By Trang Tran
The lecturers of English in my school usually remind their students of Mark Twain’s famous saying “A person who won’t read has no advantage over one who can’t read” in their teaching as a way to encourage them to read and improve their reading skills; yet, their interests in books, especially in literature subject, are extremely low. For them, reading novels, poetries, stories bring no enjoyment compared to the time they click “like” and wait for “comments” on Face book. Several questions have been raised such as whether their vocabulary range is limited, or they have difficulty in communicating thoughts, or they experience failures in reading materials above their levels, or their teachers have not taught them how to read and how to enjoy from what they perceive. Whatever the reasons might be, we teachers play a key role in assisting them to become good readers. That is why I enjoyed this morning session with Dr. Chin about “Reading strategies that improve Students’ Critical and Creative Thinking”.
Dr. Chin shared seven useful reading comprehension strategies about asking questions (using KWL), making connections (from text to self, text to other texts, text to the world), visualizing (with the inclusion of senses evoked by the author), making inferences, understanding vocabulary, determining importance and summarizing. I believe that the scholars are very much into these practical strategies and they will surely apply in their own teaching contexts. More importantly, what if we put all these strategies together and help students recognize their desire to read? Then I would like to share the “Literature Circles” I observed at Lewis and Clark Elementary School. In this “project”, students work in groups of six and are assigned to read the same number of pages from a book each week; each of them has a role to fulfill: one is a discussion director who has to provide a brief summary of the reading and discuss the main characters of the book, one is a literary luminary who has to read some powerful or interesting passages, one is a connector who has to make at least three connections, one is a visualize who has to illustrate part of the story, one is a word wizard who help others understand word meanings, and one is a fortune teller who has to think of questions arisen from the reading. Students do this in six weeks and exchange the role every week to complete reading the whole book. I think what I observed is totally linked with what Dr. Chin talked about today. What I like even more is I see the underlying theory of Multiple Intelligences by Howard Gardner in this project, which is so important in students’ learning. Actually, I have spread this project to the teachers in my place and they like it a lot.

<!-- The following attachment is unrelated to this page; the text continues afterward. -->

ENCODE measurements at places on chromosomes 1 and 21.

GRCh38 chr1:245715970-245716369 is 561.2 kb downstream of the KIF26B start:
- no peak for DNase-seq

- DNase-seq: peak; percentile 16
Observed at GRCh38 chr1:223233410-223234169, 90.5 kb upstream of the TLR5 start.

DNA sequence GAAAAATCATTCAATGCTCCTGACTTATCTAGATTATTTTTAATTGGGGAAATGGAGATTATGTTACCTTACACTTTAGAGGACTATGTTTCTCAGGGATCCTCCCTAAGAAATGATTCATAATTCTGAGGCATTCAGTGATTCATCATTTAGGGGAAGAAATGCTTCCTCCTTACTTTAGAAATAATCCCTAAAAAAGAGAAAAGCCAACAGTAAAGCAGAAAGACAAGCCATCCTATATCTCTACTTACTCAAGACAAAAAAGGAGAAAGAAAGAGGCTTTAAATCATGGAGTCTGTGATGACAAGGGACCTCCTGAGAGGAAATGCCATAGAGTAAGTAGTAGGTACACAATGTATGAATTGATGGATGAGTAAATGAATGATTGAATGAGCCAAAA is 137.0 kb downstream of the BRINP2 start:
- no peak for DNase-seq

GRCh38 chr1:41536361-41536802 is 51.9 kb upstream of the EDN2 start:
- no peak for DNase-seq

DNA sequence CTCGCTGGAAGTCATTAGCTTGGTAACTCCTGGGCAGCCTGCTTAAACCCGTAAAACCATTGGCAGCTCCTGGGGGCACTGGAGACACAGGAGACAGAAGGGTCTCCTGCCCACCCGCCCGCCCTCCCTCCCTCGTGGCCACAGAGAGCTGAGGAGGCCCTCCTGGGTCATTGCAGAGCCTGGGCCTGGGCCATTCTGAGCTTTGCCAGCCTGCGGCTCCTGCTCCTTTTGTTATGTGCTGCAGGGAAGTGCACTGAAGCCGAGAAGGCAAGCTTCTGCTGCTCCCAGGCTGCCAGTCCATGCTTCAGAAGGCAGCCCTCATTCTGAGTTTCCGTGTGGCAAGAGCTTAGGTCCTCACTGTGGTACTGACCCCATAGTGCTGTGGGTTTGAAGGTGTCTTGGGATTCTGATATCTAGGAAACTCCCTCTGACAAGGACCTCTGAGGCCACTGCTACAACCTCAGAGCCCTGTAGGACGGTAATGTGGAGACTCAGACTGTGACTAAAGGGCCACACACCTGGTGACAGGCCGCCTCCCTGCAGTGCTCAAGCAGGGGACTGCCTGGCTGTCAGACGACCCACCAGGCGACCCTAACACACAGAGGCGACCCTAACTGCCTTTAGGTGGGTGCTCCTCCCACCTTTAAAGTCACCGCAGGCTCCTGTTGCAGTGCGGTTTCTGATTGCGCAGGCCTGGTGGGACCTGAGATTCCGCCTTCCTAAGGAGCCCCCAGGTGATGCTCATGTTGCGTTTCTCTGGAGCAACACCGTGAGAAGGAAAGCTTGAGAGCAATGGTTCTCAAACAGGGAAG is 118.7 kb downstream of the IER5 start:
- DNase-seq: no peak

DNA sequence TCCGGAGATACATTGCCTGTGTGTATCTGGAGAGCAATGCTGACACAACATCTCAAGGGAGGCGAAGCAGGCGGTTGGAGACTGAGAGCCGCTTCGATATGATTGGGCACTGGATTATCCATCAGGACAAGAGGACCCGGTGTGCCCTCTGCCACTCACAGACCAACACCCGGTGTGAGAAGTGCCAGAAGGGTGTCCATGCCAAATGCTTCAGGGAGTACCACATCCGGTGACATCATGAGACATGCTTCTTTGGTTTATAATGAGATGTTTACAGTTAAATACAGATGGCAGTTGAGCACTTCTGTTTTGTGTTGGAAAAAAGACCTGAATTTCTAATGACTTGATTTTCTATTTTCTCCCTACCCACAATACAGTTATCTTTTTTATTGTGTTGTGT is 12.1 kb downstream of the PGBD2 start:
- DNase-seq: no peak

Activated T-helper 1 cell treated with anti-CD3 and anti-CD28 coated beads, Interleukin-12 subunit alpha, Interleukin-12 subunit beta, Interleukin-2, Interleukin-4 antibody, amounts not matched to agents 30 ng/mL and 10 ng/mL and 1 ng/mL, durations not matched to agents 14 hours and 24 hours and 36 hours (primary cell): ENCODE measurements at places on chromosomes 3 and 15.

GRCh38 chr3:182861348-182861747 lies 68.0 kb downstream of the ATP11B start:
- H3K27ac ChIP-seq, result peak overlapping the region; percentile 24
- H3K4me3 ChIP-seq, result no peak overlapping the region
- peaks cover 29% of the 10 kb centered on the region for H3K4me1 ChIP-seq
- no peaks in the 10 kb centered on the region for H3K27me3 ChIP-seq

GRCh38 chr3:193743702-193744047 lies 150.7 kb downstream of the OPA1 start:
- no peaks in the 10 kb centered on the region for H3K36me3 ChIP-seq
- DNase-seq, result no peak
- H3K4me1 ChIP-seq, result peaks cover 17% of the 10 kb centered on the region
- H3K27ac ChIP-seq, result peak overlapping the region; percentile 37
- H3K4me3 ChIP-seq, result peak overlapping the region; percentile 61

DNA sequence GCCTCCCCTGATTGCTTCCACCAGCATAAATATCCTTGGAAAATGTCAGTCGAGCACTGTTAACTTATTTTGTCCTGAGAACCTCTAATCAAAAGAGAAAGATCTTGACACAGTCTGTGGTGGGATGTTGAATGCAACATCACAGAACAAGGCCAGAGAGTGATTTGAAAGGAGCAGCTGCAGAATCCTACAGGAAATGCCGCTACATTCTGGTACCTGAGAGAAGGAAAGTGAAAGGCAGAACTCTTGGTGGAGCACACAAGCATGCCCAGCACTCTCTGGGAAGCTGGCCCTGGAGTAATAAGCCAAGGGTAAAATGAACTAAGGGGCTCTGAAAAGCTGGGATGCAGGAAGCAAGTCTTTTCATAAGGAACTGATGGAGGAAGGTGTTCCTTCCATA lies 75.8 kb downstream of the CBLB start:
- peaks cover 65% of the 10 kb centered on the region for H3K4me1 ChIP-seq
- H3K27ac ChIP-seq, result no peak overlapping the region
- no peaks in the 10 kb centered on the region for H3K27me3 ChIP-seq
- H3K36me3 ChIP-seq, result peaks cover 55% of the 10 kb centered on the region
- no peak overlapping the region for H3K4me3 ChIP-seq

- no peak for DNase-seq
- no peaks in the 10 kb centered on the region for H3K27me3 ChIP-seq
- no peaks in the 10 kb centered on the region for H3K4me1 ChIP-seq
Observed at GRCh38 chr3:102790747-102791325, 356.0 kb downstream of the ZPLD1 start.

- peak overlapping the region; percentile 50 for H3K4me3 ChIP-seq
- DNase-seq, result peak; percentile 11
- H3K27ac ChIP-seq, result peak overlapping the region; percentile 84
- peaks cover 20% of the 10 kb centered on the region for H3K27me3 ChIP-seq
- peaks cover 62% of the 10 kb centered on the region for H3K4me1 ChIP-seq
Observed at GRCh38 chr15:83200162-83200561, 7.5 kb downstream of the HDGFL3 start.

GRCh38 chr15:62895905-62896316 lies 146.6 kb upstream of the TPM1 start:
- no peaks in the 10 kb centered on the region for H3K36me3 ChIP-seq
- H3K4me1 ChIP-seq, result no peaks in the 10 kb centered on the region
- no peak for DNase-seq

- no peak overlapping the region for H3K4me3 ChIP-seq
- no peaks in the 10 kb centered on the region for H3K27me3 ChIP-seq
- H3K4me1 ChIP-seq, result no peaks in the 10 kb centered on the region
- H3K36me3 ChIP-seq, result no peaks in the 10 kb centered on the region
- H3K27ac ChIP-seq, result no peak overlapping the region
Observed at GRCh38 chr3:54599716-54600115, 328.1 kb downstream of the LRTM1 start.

For the second half of the morning sessions and in the afternoon, we learned about the U.S Legal System, which is complicated on one hand, but unique on the other hand shown through how well the United States Government has operated this country for years, and the Role of the Local Government. It was a good chance for me to compare with the Legal system in Vietnam and spot out the differences between the two.
Today is very special for all of us (I guess J) as we were at Missoula City Council Chambers and talked with the mayors. What else could I expect more? J